Self-driving cars have been all the rage in both the trade and popular press in recent years. I prefer the term “autonomous vehicles,” which more broadly captures the possibilities, encompassing not only small passenger vehicles but mass transit and industrial vehicles as well. Depending on who’s talking, we will all be riding in fully autonomous vehicles in five to 25 years.
The five-year estimates come from startups eager to raise venture capital while the 25-year estimates stem from Tier 1 automotive suppliers who tend to be more conservative in outlook. Regardless of the timeframe, a multitude of investors – national governments, venture capitalists and companies – are dedicating significant capital and effort to make autonomous vehicles a reality.
I must admit that I did not fully grasp the enthusiasm for self-driving cars until last year. First, I’ve always enjoyed driving, unless I’m in stop-and-go traffic, so I couldn’t imagine relinquishing the task. Second, I’ve deliberately arranged my life to spend minimal time in my car. However, traffic has become much heavier in my metropolitan area (Boston), and I know that many people in cities around the world face longer commutes and waste more time in gridlock.
What is the solution to this problem that is only getting worse? I had an epiphany while walking through Shinigawa Station in Tokyo, one of the busiest train stations in the world. Dense streams of people crisscrossed the station on their individual paths, managing to avoid collisions without the aid of traffic controls. Evidently, humans have an innate collision-avoidance ability that makes traffic controls for pedestrian crowds unnecessary. If autonomous vehicles could achieve the same excellence in collision-avoidance, we could potentially reduce or eliminate traffic controls for vehicular traffic, providing a huge gain in transportation efficiency and relief from gridlock.
Sensors as core building blocks
New and improved sensors, many based on micro-electromechanical systems (MEMS) technology, are key to achieving this vision. While MEMS inertial sensors (such as accelerometers and gyros) are already integral to the core safety systems in conventional vehicles, they are also essential to improved self-navigation in autonomous vehicles.
The challenge for MEMS suppliers is to deliver inertial sensors that meet the requirements for self-navigation systems, which are different and more demanding than for safety systems.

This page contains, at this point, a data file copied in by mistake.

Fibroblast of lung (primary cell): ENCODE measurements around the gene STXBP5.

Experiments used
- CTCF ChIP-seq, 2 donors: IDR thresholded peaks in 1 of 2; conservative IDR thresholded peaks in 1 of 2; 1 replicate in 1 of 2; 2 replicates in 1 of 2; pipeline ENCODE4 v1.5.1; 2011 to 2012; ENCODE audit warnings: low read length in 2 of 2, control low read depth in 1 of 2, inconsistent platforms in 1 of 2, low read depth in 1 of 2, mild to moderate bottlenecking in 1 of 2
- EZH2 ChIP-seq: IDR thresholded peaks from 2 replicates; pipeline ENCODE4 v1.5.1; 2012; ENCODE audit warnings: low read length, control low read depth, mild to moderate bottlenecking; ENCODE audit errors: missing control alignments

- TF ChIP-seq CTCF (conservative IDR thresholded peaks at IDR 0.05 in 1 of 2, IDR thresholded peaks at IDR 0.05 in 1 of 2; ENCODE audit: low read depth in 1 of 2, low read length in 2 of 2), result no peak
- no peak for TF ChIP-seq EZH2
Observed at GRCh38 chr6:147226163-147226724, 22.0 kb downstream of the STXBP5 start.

Pinpointing a vehicle’s position requires “dead reckoning” based on inertial sensor signals as a supplement to GPS input. Undesirable drift in the inertial sensor signals due to mechanical quadrature, temperature sensitivity and noise can quickly add up to a large error in position that may result in a collision. To meet the more rigorous requirements for autonomous vehicles, suppliers must design MEMS inertial sensors that are substantially more precise and resistant to drift. This requires design software that is both extremely accurate and fast, as well as increasingly precise and reliable manufacturing capabilities.
Other MEMS-based devices, such as micromirrors and micro ultrasound transducers (MUTs), are also promising options for implementing vision and range-finding systems in autonomous vehicles. These sensing systems are needed for building electronic versions of the human collision-avoidance abilities that I witnessed in Shinigawa Station – and it is these systems that autonomous vehicles must emulate.
When will self-driving cars become a reality? Aside from the provocative question that got you to read this far, I don’t have a definitive answer. It will undoubtedly occur in phases, ranging from the driver-augmentation systems available in today’s cars to the full autonomy and ubiquity that will allow reduction of traffic controls in 20 years or more. It is clear that the ultimate goals for autonomous vehicles are highly worthwhile, and that achieving those goals will require better-performing and more diverse MEMS sensors.
Stephen (Steve) Breit, Ph.D. is Senior Director, MEMS Business, at Coventor, a Lam Research Company. Steve has been responsible for overseeing development and delivery of Coventor’s industry-leading software tools for MEMS design automation since joining Coventor in 2000. Steve holds numerous patents on software systems and methods for MEMS design automation and virtual fabrication. He holds a Ph.D. in Ocean Engineering from MIT and a B.S. in Naval Architecture and Marine Engineering from Webb Institute.
For more information, visit: https://www.coventor.com